At last count, there are an estimated 32.5 million American small businesses and new ones launching every year. Those small business owners must juggle a lot of responsibilities.
They must navigate vendor relationships to ensure they always have the stock or inventory they need. They must worry about hiring good employees.
In the present business landscape, they must also take steps to ensure good cybersecurity measures are in place.
It's no wonder that many small business owners overlook business continuity as a priority. The possibility of a national disaster or local emergency lurks in the background. Yet, it's rarely an immediate enough concern to prompt business continuity planning.
If you lack a business continuity plan, keep reading for three tips on creating one.
1. Evaluate Threats
The reality is that some threats are more likely than others, often based on your geography.
Let's say that your business operates on the Atlantic coast. The odds of a hurricane shutting you down are dramatically higher than wildfires.
If you operate in the mid-west, tornadoes pose more of a threat than earthquakes.
Knowing what kinds of problems are likely lets you prioritize planning for those threats first. Once you get plans for those high-likelihood problems in place, you can move on to worrying about low-likelihood problems.
2. Identify Crucial Functions
Yes, in the long term, all of your business functions play a crucial role in business survival and success.
Of course, most disasters and emergencies are not long-term problems. Good business continuity planning must separate the essential from the important.
For example, let's say you're an e-commerce business owner. Your IT functions are essential functions for your business to survive. A local grocery store, on the other hand, can probably live without IT for a while.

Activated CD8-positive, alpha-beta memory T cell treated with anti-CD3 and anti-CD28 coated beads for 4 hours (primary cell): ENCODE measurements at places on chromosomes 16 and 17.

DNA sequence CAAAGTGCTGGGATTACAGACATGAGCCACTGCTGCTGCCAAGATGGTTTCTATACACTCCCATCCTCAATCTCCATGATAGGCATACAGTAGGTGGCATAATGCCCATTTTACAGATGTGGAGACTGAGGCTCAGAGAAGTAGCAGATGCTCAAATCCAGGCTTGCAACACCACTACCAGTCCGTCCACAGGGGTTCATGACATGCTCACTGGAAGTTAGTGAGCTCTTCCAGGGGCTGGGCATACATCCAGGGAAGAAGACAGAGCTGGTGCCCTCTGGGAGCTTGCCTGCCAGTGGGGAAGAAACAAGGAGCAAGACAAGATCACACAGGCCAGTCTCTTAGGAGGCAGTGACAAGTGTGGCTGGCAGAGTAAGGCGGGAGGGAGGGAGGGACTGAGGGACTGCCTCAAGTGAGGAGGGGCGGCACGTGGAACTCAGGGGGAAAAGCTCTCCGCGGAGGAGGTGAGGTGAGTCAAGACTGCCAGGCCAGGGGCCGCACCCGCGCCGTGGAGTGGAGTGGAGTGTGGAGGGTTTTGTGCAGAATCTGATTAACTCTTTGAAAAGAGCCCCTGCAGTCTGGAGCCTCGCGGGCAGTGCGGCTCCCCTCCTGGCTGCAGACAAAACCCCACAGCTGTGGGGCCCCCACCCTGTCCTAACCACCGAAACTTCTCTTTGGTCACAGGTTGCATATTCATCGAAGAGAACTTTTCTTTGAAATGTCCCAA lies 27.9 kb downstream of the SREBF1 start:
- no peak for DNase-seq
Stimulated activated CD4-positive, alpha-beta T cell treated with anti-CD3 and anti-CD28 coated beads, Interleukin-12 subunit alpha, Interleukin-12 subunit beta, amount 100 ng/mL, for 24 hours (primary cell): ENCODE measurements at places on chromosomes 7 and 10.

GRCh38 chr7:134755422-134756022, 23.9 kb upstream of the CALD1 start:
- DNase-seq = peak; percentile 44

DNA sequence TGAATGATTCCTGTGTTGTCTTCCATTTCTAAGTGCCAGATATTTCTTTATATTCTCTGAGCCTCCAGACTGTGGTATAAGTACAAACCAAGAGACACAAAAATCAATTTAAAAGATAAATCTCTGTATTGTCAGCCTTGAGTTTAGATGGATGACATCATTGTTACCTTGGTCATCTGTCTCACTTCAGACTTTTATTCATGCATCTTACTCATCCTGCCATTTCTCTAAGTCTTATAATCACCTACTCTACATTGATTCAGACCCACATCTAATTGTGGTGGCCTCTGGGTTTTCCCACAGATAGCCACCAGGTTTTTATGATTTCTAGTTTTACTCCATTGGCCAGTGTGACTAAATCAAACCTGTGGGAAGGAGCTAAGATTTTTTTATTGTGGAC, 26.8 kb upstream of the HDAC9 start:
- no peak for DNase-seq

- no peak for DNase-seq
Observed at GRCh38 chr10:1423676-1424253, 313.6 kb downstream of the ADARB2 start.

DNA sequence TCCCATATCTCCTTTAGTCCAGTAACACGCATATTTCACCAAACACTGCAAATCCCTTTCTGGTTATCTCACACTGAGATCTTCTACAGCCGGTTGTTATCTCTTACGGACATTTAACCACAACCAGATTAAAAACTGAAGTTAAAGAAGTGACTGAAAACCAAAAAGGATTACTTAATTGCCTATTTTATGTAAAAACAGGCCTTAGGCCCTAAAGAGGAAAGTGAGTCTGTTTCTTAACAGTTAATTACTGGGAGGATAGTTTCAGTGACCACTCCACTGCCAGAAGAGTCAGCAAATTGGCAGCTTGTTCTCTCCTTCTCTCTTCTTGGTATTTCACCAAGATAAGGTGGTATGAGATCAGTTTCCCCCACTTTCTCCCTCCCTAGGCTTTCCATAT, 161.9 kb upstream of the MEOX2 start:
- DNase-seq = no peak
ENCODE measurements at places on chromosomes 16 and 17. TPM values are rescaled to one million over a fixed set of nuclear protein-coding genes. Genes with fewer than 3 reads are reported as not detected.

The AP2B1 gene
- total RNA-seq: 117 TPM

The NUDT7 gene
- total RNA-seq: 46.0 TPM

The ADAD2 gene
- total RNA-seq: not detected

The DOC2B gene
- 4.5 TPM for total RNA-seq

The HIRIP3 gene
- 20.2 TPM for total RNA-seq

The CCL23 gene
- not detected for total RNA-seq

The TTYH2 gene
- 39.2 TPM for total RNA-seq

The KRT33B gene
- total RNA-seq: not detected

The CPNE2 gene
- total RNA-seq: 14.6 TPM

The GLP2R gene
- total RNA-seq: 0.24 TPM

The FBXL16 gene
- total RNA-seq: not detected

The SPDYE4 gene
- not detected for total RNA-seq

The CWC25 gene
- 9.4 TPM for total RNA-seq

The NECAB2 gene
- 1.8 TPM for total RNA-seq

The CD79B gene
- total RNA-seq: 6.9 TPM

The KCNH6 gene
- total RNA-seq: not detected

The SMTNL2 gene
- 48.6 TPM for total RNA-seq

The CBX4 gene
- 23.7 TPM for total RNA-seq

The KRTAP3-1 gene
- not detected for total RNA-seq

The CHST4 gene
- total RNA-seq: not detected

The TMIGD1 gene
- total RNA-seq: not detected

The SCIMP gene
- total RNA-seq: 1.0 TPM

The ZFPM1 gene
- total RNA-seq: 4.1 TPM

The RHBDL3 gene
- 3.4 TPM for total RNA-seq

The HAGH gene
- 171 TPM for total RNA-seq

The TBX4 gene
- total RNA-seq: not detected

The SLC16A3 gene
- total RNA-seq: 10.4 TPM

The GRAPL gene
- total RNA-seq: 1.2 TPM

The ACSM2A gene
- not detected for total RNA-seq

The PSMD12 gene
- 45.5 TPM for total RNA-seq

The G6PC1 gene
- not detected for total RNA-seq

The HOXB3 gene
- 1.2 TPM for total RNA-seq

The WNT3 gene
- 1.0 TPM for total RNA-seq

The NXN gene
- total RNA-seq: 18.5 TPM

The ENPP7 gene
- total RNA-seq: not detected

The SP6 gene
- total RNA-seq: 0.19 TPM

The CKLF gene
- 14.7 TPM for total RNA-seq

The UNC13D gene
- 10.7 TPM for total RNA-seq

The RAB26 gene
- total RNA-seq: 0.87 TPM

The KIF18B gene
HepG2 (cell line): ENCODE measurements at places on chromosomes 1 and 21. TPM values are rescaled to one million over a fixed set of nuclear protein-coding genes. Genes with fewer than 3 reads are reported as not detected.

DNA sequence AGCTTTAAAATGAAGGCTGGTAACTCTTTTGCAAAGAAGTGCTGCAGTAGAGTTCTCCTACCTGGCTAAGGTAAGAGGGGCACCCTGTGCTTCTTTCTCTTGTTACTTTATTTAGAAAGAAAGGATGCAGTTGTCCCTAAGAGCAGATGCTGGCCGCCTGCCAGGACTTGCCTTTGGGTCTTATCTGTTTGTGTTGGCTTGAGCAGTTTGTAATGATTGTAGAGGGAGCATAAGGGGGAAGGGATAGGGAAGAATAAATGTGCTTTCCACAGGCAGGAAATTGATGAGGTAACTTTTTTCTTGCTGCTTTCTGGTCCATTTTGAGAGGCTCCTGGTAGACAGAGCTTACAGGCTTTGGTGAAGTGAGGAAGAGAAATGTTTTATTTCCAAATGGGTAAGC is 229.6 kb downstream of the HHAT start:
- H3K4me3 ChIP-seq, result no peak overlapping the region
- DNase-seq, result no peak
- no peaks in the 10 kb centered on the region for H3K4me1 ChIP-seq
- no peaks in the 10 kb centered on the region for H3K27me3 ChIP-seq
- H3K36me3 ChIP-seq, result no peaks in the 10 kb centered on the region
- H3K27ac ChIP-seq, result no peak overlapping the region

Most businesses rely on marketing and advertising to keep customers coming in. Yet, those business functions are not crucial for most businesses in an emergency.
Watch Our Video: Why You Need A Disaster Recovery Plan
3. Building Your Plan
Armed with knowledge about the most likely threats and your crucial business functions, you can build a formal plan for dealing with them.
There is a lot of overlap between business continuity planning and disaster recovery planning. While the former addresses the overall business, the latter focuses on things like IT infrastructure and data preservation.
Many businesses fold their disaster recovery plan into their business continuity plan.
Write out your business continuity plan. Identify specific resources for specific problem areas.
For example, where will you get supplies? What insurance company do you contact?
Consolidating resources and specific action steps makes business continuity management simpler and easier for everyone.
Business Continuity and You
Business continuity can look like a problem you can put off until another day, but disasters and emergencies don't strike on a schedule. Putting together a business continuity plan may well mean the difference between your business surviving a disaster and closing up forever.
Envision IT Solutions specializes in the Technical side of business continuity planning. For more information on business continuity service, contact Envision IT solutions today.